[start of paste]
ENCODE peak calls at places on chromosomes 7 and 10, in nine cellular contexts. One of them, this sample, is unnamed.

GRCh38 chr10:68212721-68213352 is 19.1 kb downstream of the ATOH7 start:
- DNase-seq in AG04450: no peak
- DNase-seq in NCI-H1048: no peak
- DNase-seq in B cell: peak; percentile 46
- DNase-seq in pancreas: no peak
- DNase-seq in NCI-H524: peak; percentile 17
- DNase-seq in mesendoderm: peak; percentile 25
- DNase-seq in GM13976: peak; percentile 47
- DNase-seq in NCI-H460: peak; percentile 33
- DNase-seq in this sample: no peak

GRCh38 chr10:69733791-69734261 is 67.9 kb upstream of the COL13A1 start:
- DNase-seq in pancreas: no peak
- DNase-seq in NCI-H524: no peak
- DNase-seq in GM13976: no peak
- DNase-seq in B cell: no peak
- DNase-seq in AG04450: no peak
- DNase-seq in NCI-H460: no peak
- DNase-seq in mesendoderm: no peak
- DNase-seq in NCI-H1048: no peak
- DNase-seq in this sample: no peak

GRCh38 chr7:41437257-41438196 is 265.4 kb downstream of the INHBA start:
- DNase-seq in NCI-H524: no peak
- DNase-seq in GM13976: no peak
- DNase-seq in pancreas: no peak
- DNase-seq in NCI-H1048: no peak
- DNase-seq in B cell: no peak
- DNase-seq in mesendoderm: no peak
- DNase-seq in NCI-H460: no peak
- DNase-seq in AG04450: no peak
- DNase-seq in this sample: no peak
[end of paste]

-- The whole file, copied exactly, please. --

ENCODE peak calls at places on chromosomes 7 and 10, in nine cellular contexts. One of them, this sample, is unnamed.

GRCh38 chr10:68212721-68213352 is 19.1 kb downstream of the ATOH7 start:
- DNase-seq in AG04450: no peak
- DNase-seq in NCI-H1048: no peak
- DNase-seq in B cell: peak; percentile 46
- DNase-seq in pancreas: no peak
- DNase-seq in NCI-H524: peak; percentile 17
- DNase-seq in mesendoderm: peak; percentile 25
- DNase-seq in GM13976: peak; percentile 47
- DNase-seq in NCI-H460: peak; percentile 33
- DNase-seq in this sample: no peak

GRCh38 chr10:69733791-69734261 is 67.9 kb upstream of the COL13A1 start:
- DNase-seq in pancreas: no peak
- DNase-seq in NCI-H524: no peak
- DNase-seq in GM13976: no peak
- DNase-seq in B cell: no peak
- DNase-seq in AG04450: no peak
- DNase-seq in NCI-H460: no peak
- DNase-seq in mesendoderm: no peak
- DNase-seq in NCI-H1048: no peak
- DNase-seq in this sample: no peak

GRCh38 chr7:41437257-41438196 is 265.4 kb downstream of the INHBA start:
- DNase-seq in NCI-H524: no peak
- DNase-seq in GM13976: no peak
- DNase-seq in pancreas: no peak
- DNase-seq in NCI-H1048: no peak
- DNase-seq in B cell: no peak
- DNase-seq in mesendoderm: no peak
- DNase-seq in NCI-H460: no peak
- DNase-seq in AG04450: no peak
- DNase-seq in this sample: no peak